A rare vase, gifted to a Lincolnshire woman by the Empress of Japan more than 50 years ago will soon be auctioned in Scunthorpe.
The local pensioner, 77, worked as a Met Police officer when she was 25 and was given the opportunity to be a bodyguard to the Emperor and Empress of Japan on their first state visit to Britain. The Royal couple were in the country for three days in October 1971, and the 25-year-old Special Branch sergeant was tasked to look after Empress Nagako – Emperor Hirohito’s wife – during her solo engagements.
As a thank you gift, she was given the eight-inch Fukagawa porcelain vase, which bears the Imperial Chrysanthemum Seal. All of these years later, the ex-police officer has decided to take the vase to auction.
Emperor Hirohito’s visit in 1971 was a historic event and the first time in over 2,000 years that a reigning emperor had ever left the shores of Japan. The North Lincolnshire woman was one of only a handful of weapons-trained women officers in the Metropolitan Police at the time.
Paul Potter, of Scunthorpe-based Potters Auction Saleroom, said: “Now a pensioner living in North Lincolnshire, the vendor is downsizing and says she is doing a ‘Marie Condo’ – following the advice of the famous decluttering expert.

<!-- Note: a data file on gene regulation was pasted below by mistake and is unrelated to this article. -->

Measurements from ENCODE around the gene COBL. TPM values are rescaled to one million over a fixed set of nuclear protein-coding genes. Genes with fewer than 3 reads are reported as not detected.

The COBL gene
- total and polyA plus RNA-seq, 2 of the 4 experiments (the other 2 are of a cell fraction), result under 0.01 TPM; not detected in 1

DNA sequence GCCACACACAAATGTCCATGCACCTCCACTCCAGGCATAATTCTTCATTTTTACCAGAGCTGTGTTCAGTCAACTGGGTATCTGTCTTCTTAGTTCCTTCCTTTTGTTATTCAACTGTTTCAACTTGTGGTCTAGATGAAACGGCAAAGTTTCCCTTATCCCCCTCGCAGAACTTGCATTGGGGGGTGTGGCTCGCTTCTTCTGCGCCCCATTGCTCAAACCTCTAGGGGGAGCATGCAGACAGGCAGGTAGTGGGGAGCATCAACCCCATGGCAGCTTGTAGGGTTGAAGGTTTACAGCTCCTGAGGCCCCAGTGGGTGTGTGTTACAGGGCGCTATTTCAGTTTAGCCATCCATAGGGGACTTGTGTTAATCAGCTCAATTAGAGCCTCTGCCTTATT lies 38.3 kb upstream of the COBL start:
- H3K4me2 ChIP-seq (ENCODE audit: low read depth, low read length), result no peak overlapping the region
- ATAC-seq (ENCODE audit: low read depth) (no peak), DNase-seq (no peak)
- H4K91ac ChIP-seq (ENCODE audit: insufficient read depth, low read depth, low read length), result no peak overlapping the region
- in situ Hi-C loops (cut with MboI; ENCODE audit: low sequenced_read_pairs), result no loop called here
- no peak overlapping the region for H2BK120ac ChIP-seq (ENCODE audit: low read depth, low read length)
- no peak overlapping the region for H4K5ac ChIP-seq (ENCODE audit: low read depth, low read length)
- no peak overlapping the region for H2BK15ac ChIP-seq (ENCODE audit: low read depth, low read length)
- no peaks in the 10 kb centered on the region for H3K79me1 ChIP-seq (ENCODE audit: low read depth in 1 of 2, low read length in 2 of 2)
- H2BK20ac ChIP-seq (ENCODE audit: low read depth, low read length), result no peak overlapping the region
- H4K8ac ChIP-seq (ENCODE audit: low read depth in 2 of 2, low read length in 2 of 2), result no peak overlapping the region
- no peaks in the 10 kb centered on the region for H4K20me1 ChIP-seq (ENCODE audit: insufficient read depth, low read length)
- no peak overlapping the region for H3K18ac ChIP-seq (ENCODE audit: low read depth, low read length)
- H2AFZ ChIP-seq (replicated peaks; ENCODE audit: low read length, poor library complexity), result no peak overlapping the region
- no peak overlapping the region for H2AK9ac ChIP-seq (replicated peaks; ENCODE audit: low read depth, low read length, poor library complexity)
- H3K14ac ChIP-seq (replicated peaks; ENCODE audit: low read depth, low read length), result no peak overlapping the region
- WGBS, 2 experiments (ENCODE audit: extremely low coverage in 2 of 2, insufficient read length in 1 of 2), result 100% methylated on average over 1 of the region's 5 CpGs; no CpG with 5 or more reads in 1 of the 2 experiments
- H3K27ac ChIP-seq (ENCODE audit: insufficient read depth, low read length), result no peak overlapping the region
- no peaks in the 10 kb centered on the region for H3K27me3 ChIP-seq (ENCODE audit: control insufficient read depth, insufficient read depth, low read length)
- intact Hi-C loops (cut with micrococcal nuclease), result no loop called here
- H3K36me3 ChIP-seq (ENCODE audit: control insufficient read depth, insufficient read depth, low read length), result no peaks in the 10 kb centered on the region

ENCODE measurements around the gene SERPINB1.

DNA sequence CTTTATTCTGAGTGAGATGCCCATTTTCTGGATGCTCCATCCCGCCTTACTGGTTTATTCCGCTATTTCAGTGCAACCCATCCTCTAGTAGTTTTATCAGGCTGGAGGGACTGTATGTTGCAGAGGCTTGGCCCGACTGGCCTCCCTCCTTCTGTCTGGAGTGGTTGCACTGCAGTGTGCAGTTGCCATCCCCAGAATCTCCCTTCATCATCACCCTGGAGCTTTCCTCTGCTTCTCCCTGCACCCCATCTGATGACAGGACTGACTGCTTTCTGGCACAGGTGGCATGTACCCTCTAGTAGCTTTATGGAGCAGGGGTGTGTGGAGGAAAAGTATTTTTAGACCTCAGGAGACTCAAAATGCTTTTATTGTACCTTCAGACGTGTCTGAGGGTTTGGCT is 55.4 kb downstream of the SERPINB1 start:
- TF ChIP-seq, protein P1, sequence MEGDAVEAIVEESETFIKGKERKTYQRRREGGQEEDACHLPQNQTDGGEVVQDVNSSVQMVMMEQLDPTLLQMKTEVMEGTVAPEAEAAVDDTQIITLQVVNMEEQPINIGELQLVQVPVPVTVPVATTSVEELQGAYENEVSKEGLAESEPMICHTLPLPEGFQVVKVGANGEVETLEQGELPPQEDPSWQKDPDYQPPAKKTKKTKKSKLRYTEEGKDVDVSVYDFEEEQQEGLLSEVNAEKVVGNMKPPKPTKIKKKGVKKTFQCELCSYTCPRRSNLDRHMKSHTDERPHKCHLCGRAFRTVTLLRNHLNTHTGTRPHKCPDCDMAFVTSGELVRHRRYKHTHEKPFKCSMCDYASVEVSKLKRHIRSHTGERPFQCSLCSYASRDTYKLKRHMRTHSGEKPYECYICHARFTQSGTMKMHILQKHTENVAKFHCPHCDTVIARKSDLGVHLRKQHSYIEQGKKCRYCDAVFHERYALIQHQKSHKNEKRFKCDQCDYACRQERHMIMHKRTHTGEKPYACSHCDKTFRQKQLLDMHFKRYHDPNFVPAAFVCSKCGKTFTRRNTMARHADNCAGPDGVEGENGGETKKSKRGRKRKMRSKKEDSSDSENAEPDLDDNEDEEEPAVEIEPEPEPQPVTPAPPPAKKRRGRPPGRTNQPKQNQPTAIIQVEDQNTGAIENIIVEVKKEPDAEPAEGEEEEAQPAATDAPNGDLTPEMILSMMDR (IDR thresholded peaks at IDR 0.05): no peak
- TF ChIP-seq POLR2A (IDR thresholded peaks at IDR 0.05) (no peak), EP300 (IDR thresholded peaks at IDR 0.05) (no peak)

“The vase is a rare piece of memorabilia with rock solid provenance, perhaps one of the few surviving pieces of memorabilia from that visit. The male close protection officers got bottles of whisky – so they probably didn’t last too long!”
Paul added: “The eight-inch tall vase is Fukagawa, a renowned Japanese porcelain factory that has been an official supplier to the Imperial Household for over hundred years. It bears the sixteen petal chrysanthemum seal that is used by the Emperor and members of the Imperial Family.”
More than 2,000 lots are to go under the hammer in the three-day auction that gets underway at 10.30am on Thursday. Other noteworthy lots include one of the Royal Academician Fred Cuming’s studio interior paintings, a Bueche-Girod, ladies dress watch that was about to be thrown out because the vendor was unaware that it was gold and that the sapphires and diamonds were real and a mind-boggling collection of secret agent gadgetry.
Original artice: https://www.grimsbytelegraph.co.uk/all-about/scunthorpe